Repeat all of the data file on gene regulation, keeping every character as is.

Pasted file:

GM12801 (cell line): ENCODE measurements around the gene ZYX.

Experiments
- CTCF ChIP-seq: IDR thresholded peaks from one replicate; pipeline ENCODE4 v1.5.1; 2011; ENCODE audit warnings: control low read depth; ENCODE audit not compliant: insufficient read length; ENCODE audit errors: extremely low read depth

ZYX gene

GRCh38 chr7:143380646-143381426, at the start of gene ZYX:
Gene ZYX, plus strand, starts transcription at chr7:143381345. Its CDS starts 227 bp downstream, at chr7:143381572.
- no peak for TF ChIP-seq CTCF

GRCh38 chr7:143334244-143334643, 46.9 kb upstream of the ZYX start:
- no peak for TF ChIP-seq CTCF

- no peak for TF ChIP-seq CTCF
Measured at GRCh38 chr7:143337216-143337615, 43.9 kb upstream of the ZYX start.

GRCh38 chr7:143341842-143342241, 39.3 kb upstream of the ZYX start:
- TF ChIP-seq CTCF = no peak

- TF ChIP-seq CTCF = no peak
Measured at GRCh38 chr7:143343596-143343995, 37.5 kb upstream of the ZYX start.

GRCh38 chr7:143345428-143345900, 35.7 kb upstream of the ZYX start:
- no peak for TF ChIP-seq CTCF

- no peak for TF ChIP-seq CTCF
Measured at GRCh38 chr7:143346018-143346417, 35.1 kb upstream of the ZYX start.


GM12801 (cell line): ENCODE measurements around the gene ZYX.

Experiments
- CTCF ChIP-seq: IDR thresholded peaks from one replicate; pipeline ENCODE4 v1.5.1; 2011; ENCODE audit warnings: control low read depth; ENCODE audit not compliant: insufficient read length; ENCODE audit errors: extremely low read depth

ZYX gene

GRCh38 chr7:143380646-143381426, at the start of gene ZYX:
Gene ZYX, plus strand, starts transcription at chr7:143381345. Its CDS starts 227 bp downstream, at chr7:143381572.
- no peak for TF ChIP-seq CTCF

GRCh38 chr7:143334244-143334643, 46.9 kb upstream of the ZYX start:
- no peak for TF ChIP-seq CTCF

- no peak for TF ChIP-seq CTCF
Measured at GRCh38 chr7:143337216-143337615, 43.9 kb upstream of the ZYX start.

GRCh38 chr7:143341842-143342241, 39.3 kb upstream of the ZYX start:
- TF ChIP-seq CTCF = no peak

- TF ChIP-seq CTCF = no peak
Measured at GRCh38 chr7:143343596-143343995, 37.5 kb upstream of the ZYX start.

GRCh38 chr7:143345428-143345900, 35.7 kb upstream of the ZYX start:
- no peak for TF ChIP-seq CTCF

- no peak for TF ChIP-seq CTCF
Measured at GRCh38 chr7:143346018-143346417, 35.1 kb upstream of the ZYX start.